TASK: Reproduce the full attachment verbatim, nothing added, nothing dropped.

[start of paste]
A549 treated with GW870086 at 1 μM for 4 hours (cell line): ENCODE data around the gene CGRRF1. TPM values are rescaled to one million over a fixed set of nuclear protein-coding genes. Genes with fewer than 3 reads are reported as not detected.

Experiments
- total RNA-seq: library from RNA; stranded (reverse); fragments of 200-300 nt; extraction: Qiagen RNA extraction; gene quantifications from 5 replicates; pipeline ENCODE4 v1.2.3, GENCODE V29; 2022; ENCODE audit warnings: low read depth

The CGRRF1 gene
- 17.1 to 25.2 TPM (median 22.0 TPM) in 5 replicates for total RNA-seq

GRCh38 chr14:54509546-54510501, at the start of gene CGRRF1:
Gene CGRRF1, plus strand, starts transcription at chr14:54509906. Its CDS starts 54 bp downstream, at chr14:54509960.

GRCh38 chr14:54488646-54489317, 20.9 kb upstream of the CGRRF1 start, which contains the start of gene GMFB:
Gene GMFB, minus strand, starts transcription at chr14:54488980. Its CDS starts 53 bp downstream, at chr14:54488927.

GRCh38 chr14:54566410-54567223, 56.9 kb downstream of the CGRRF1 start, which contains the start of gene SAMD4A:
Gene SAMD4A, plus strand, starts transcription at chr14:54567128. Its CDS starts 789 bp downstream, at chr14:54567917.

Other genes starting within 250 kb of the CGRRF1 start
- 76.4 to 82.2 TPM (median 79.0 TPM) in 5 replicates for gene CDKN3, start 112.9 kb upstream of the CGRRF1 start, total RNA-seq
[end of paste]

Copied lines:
A549 treated with GW870086 at 1 μM for 4 hours (cell line): ENCODE data around the gene CGRRF1. TPM values are rescaled to one million over a fixed set of nuclear protein-coding genes. Genes with fewer than 3 reads are reported as not detected.

Experiments
- total RNA-seq: library from RNA; stranded (reverse); fragments of 200-300 nt; extraction: Qiagen RNA extraction; gene quantifications from 5 replicates; pipeline ENCODE4 v1.2.3, GENCODE V29; 2022; ENCODE audit warnings: low read depth

The CGRRF1 gene
- 17.1 to 25.2 TPM (median 22.0 TPM) in 5 replicates for total RNA-seq

GRCh38 chr14:54509546-54510501, at the start of gene CGRRF1:
Gene CGRRF1, plus strand, starts transcription at chr14:54509906. Its CDS starts 54 bp downstream, at chr14:54509960.

GRCh38 chr14:54488646-54489317, 20.9 kb upstream of the CGRRF1 start, which contains the start of gene GMFB:
Gene GMFB, minus strand, starts transcription at chr14:54488980. Its CDS starts 53 bp downstream, at chr14:54488927.

GRCh38 chr14:54566410-54567223, 56.9 kb downstream of the CGRRF1 start, which contains the start of gene SAMD4A:
Gene SAMD4A, plus strand, starts transcription at chr14:54567128. Its CDS starts 789 bp downstream, at chr14:54567917.

Other genes starting within 250 kb of the CGRRF1 start
- 76.4 to 82.2 TPM (median 79.0 TPM) in 5 replicates for gene CDKN3, start 112.9 kb upstream of the CGRRF1 start, total RNA-seq